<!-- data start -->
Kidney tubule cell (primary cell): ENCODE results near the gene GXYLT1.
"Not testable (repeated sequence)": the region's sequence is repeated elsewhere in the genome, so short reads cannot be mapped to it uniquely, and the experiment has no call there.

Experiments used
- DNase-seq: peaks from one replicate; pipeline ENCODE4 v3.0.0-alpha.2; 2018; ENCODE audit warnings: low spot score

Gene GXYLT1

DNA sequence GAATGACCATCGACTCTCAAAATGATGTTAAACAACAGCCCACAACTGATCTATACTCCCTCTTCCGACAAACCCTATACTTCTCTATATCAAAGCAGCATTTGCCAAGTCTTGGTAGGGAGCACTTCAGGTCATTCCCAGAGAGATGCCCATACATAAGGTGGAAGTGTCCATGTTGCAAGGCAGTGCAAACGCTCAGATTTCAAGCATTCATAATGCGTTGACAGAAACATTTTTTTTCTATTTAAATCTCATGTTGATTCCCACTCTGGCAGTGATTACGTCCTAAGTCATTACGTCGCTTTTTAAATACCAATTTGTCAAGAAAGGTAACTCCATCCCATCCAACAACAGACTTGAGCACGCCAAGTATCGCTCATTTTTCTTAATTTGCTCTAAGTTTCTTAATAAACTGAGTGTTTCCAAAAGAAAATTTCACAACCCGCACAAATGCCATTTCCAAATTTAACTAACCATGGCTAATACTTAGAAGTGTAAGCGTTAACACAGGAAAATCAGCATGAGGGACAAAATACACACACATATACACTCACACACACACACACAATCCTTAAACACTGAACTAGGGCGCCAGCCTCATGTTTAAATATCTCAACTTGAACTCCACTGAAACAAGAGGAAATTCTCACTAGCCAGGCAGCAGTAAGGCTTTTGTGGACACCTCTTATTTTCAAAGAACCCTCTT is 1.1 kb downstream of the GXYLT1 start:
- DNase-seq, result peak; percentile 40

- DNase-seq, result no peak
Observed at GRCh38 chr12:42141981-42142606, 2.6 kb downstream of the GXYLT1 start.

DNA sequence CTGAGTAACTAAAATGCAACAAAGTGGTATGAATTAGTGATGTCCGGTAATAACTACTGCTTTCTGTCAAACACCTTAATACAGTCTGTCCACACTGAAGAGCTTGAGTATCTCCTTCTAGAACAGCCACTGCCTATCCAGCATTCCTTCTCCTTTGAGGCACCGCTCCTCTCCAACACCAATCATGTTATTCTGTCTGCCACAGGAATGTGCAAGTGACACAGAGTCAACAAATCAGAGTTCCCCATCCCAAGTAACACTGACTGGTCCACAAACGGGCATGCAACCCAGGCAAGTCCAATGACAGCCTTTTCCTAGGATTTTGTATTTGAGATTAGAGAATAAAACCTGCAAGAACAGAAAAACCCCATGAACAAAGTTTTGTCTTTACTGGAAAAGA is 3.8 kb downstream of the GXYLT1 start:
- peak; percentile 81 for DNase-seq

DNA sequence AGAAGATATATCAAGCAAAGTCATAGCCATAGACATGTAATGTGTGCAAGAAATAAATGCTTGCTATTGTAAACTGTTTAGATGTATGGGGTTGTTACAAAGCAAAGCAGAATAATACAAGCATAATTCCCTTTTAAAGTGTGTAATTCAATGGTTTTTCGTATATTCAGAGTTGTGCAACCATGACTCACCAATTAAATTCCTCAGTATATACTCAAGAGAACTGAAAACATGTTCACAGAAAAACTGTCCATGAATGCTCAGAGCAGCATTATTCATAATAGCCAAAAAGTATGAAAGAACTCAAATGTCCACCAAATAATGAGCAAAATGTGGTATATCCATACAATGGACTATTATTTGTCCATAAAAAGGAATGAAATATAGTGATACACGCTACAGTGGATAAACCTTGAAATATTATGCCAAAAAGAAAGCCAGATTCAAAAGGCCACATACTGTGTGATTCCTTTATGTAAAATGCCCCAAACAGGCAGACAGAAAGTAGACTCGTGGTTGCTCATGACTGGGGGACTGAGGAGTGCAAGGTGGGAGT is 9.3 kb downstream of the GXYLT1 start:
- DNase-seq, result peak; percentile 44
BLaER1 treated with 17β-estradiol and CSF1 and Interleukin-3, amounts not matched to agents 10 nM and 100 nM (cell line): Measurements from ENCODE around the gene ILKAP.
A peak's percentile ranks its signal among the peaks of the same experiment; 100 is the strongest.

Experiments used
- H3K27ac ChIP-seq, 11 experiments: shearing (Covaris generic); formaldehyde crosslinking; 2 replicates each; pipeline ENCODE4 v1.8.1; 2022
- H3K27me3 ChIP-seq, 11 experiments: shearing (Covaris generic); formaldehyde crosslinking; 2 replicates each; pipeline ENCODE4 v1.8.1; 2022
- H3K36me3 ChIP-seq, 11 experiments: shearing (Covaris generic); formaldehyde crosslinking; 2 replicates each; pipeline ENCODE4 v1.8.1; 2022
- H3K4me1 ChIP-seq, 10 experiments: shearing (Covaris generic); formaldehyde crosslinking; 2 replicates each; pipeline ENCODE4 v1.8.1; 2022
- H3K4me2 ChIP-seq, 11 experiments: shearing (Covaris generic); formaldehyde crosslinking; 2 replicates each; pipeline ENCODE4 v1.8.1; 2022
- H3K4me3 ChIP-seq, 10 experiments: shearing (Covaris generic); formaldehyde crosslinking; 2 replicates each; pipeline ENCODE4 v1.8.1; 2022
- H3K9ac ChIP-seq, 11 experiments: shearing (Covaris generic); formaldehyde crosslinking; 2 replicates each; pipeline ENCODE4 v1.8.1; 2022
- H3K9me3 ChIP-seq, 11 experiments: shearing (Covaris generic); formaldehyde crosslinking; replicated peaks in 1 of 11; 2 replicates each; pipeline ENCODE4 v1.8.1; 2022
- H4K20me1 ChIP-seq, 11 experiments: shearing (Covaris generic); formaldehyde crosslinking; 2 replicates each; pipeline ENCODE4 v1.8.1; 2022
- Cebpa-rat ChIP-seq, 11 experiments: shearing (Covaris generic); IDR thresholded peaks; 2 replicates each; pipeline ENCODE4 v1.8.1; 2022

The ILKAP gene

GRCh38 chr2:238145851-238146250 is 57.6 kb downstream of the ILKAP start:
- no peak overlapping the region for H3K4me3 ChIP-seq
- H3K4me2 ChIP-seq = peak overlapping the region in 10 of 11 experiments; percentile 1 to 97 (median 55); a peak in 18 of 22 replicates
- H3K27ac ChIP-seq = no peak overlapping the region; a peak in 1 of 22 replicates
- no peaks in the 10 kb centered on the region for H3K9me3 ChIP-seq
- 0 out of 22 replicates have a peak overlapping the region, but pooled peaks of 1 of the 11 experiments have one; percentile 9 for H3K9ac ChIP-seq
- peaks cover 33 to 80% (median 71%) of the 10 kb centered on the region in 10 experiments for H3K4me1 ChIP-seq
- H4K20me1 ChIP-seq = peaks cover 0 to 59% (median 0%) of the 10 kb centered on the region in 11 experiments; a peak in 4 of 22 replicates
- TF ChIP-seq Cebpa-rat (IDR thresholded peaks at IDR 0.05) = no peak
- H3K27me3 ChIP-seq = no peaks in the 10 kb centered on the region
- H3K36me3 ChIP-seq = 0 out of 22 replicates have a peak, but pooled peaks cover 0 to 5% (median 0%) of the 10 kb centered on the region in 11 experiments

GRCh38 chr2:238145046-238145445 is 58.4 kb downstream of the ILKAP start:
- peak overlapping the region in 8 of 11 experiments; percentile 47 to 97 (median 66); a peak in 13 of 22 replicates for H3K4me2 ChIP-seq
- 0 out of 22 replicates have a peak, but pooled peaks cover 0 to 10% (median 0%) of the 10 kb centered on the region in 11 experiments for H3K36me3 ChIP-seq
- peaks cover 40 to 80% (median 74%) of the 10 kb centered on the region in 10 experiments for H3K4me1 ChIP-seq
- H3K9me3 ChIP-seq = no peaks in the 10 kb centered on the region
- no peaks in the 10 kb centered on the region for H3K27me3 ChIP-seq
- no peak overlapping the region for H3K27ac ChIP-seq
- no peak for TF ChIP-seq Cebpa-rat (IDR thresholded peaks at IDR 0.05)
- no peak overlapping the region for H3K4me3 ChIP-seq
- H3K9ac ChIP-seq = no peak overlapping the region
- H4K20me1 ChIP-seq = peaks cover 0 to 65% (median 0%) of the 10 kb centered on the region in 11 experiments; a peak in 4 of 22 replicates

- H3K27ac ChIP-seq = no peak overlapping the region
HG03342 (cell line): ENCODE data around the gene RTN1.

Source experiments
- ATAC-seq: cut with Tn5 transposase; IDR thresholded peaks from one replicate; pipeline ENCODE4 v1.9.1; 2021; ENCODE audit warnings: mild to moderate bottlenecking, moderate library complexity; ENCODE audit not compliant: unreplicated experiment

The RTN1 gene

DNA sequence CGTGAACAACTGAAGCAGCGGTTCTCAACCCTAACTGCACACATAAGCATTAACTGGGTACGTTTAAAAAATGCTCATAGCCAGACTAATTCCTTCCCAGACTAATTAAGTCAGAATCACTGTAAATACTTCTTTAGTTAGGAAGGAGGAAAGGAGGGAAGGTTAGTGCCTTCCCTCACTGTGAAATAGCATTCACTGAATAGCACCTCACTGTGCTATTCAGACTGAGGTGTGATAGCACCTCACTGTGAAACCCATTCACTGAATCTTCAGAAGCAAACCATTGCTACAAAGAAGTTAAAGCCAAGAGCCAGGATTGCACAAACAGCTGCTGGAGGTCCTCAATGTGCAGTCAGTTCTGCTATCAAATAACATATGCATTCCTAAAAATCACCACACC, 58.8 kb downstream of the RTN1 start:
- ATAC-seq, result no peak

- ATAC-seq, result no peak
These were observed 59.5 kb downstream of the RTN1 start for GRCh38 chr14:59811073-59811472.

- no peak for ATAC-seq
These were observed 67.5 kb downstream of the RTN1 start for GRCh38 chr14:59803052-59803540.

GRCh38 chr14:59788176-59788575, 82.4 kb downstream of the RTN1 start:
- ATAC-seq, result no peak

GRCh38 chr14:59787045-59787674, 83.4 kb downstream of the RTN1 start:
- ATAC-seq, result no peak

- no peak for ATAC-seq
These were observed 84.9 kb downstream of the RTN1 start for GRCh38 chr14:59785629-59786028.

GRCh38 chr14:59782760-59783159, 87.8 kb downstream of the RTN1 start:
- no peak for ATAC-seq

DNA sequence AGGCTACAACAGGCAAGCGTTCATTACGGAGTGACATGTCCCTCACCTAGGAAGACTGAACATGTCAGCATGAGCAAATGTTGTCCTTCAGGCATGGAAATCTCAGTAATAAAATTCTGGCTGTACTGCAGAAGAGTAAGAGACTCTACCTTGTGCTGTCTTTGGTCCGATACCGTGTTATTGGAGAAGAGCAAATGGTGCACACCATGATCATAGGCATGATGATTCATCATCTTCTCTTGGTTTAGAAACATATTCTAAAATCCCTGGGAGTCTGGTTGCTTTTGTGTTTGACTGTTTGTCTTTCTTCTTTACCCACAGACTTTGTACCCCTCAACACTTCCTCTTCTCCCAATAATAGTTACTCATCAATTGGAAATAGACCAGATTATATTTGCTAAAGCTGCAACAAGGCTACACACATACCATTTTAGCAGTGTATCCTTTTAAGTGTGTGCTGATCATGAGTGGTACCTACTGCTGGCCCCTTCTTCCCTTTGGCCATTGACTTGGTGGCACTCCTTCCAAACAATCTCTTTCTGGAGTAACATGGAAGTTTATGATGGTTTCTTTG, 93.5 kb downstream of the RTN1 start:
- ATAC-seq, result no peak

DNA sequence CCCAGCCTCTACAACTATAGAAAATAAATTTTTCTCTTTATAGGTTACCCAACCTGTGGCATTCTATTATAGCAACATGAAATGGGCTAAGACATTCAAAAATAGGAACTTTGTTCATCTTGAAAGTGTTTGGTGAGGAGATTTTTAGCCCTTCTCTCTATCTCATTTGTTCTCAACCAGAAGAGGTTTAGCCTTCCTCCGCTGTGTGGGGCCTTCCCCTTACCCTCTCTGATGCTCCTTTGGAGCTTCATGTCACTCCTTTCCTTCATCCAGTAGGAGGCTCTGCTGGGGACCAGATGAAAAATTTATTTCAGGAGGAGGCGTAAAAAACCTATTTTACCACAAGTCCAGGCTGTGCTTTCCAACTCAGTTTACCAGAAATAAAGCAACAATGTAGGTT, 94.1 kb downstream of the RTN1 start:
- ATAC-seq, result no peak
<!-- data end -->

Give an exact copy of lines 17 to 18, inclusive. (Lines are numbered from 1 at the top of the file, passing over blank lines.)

- H3K27ac ChIP-seq, 11 experiments: shearing (Covaris generic); formaldehyde crosslinking; 2 replicates each; pipeline ENCODE4 v1.8.1; 2022
- H3K27me3 ChIP-seq, 11 experiments: shearing (Covaris generic); formaldehyde crosslinking; 2 replicates each; pipeline ENCODE4 v1.8.1; 2022